- Golagros and Gawane
- (The Knightly Tale of Golagros and Gawain)(ca. 1450–1500)Golagros and Gawane is a late 15th-century ROMANCE written in Middle Scots (closely related to the Northern dialect of MIDDLE ENGLISH). The 1,362-line poem, composed in the same complex, 13-line stanza (utilizing rhyme as well as alliteration) as the better-known AWNTYRS OFF ARTHURE AT THE TERNEWATHELYN, is adapted from two episodes from what is called the “First Continuation” of CHRÉTIEN DE TROYES’s chivalric romance PERCEVAL. No manuscript version of Golagros and Gawane has survived, but the first Scottish printers,Walter Chepman and Andrew Myllar, published the poem in 1508 with the title The Knightly Tale of Golagros and Gawain. A single copy of this early printed edition is extant, and is now in the National Library of Scotland.Like The Awntyrs off Arthure, Golagros and Gawain falls into two loosely related parts. In the first, the boorish Sir Kay is, as in so many romances, contrasted with the courteous Sir GAWAIN. King ARTHUR and his knights, on pilgrimage to the Holy Land, run out of supplies one night after a long march through Tuscany. Noting a city in the distance, Arthur sends Kay to obtain provisions. But the vulgar Kay instead tries to seize a brace of roasted birds from a dwarf. He is beaten soundly for his behavior by the knight who is lord of the castle, and sent back to Arthur with nothing. Gawain decides to attempt the mission himself, and, through his courteous behavior that acknowledges the foreign knight’s rights, succeeds where Kay had failed.The second, longer part of the poem begins after Sir Spynagros, lord of the Tuscan castle, has feasted Arthur and his men for four days. He then serves as guide for the knights as they start on their way. As they come to the Rhône, they see a castle that Spynagros explains belongs to a knight, Golagros, who pays homage to no lord.Arthur, appalled by the anarchic implications of such an arrangement, declares that he will deal with Golagros when he returns from Palestine.When Arthur returns, he besieges the castle, and after four days of indecisive combat, Sir Golagros comes out of the castle to challenge Arthur’s champion, Sir Gawain, to single combat. Gawain defeats Golagros, and spares his life. But to save face, Golagros asks Gawain to come with him into his castle and act as if Golagros has vanquished him. In an unprecedented act of courtesy, Gawain agrees. In the castle, Golagros ultimately explains the truth to his people, who wish to keep him as their lord but to do homage and fealty to the perfectly courteous Gawain and his lord Arthur. The poem concludes with Golagros pledging his allegiance to the king as his liege lord. After a celebration of nine days, Arthur and his knights leave Golagros—and Arthur courteously releases Golagros from his fealty.The poem’s second episode (four times the length of the first) repeats and enlarges the theme of the first. In both episodes, following the code of knightly behavior with perfect courtesy ultimately produces only honor to all involved. The discourteous knight, Kay, is shamed, but Gawain’s generosity produces generous behavior in Sir Spynagros, the Tuscan knight, just as it later inspires Golagros to high courtesy, and finally leads to Arthur’s own courteous gesture in the end. Admired for its complex verse form, its vivid and elaborate descriptions of the battle scene between Golagros and Gawain, and its interesting structural strategy, Golagros and Gawane is a poem that deserves to be better known than it is. It compares well with most Middle English verse romances, and is clearly the product of a skilled artist, composing at the very end of the medieval Arthurian tradition.Bibliography■ Barron,W. R. J. “Golagros and Gawain: A Creative Redaction,” Bibliographical Bulletin of the International Arthurian Society 26 (1974): 173–185.■ Mathewson, Jeanne T.“Displacement of the Feminine in Golagros and Gawane and The Awntyrs off Arthure,”Arthurian Interpretations 1, no. 2 (1987): 23–28.■ Sir Gawain: Eleven Romances and Tales. Edited by Thomas Hahn. Kalamazoo,Mich.:Medieval Institute Publications, 1995.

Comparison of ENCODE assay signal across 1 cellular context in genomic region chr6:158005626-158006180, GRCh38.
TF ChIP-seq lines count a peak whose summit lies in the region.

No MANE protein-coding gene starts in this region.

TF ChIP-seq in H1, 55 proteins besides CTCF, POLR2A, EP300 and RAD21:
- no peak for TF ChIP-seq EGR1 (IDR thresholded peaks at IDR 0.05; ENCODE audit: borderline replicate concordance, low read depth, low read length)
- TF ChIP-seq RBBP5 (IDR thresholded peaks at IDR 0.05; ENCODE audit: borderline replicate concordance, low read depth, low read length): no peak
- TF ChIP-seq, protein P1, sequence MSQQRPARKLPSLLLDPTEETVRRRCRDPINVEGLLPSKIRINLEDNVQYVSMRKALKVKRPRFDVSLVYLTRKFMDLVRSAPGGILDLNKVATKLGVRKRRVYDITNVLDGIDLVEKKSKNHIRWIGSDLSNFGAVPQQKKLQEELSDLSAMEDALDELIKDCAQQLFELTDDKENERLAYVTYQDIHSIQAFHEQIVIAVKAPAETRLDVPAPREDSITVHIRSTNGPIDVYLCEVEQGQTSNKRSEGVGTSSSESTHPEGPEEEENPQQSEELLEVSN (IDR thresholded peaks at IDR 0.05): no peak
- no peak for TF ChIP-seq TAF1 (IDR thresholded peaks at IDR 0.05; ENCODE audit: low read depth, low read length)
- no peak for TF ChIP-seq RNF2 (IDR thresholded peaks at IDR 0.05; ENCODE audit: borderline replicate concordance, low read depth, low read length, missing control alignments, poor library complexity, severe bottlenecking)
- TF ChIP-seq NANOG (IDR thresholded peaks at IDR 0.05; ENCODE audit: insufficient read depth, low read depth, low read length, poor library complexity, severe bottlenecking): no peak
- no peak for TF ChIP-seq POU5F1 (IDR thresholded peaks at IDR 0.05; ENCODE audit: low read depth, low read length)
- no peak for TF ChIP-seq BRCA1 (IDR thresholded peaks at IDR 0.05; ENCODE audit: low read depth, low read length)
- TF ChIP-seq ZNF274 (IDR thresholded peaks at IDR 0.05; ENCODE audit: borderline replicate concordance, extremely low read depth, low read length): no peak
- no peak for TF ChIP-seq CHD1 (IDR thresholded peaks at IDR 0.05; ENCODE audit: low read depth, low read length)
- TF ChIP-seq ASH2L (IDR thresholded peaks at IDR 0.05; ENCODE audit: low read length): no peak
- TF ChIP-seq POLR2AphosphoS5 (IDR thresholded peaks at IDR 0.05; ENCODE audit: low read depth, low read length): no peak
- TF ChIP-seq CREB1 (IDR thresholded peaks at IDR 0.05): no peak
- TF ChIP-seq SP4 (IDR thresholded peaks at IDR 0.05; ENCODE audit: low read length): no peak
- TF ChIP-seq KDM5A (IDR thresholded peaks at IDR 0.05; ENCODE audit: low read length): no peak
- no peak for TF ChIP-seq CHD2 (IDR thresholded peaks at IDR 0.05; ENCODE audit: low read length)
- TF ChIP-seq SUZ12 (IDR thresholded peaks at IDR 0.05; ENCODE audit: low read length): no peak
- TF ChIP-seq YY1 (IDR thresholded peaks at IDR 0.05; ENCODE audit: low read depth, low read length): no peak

Encyclopedia of medieval literature. 2013.